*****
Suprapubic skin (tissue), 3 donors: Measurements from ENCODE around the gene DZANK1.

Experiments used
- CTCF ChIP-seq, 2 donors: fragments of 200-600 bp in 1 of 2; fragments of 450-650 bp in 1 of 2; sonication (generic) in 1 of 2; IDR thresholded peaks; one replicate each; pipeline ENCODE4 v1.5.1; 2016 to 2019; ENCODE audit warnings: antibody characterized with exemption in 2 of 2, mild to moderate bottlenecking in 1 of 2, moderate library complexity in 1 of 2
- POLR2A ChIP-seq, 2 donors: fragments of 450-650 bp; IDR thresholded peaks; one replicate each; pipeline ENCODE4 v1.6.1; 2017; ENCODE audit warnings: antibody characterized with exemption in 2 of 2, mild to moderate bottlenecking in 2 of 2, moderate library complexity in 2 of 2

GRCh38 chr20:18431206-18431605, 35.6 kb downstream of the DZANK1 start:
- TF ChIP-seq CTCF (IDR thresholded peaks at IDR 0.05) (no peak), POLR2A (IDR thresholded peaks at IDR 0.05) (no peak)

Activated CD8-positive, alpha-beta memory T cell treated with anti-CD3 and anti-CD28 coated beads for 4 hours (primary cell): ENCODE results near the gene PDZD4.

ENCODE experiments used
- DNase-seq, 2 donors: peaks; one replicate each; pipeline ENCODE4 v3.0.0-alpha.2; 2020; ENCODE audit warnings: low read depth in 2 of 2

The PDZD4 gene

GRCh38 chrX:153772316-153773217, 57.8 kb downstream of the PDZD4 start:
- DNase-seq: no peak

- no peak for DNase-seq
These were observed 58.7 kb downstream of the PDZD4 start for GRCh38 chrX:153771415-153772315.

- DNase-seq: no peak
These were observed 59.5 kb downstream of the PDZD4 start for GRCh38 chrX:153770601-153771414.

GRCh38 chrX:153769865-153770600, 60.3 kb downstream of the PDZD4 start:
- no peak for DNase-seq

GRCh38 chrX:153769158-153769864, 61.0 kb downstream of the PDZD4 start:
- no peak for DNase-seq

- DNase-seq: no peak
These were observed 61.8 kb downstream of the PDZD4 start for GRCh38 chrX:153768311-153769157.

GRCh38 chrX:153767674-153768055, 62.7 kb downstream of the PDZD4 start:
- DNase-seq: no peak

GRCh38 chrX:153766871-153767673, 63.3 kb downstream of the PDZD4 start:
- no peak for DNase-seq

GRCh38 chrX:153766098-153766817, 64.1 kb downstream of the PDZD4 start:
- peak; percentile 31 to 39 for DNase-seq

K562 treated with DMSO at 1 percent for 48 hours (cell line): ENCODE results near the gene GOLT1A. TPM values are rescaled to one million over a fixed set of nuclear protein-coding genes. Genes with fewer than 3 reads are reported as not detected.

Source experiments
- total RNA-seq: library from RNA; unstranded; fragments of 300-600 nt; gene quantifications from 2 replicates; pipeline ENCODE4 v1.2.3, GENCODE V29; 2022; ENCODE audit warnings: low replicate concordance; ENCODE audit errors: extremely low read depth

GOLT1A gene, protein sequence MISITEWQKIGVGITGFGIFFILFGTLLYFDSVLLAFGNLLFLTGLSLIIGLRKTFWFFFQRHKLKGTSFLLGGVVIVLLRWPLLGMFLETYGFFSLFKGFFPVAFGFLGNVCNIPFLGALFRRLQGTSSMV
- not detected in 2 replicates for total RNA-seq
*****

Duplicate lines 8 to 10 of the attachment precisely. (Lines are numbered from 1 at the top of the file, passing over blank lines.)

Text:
ENCODE experiments used
- DNase-seq, 2 donors: peaks; one replicate each; pipeline ENCODE4 v3.0.0-alpha.2; 2020; ENCODE audit warnings: low read depth in 2 of 2

The PDZD4 gene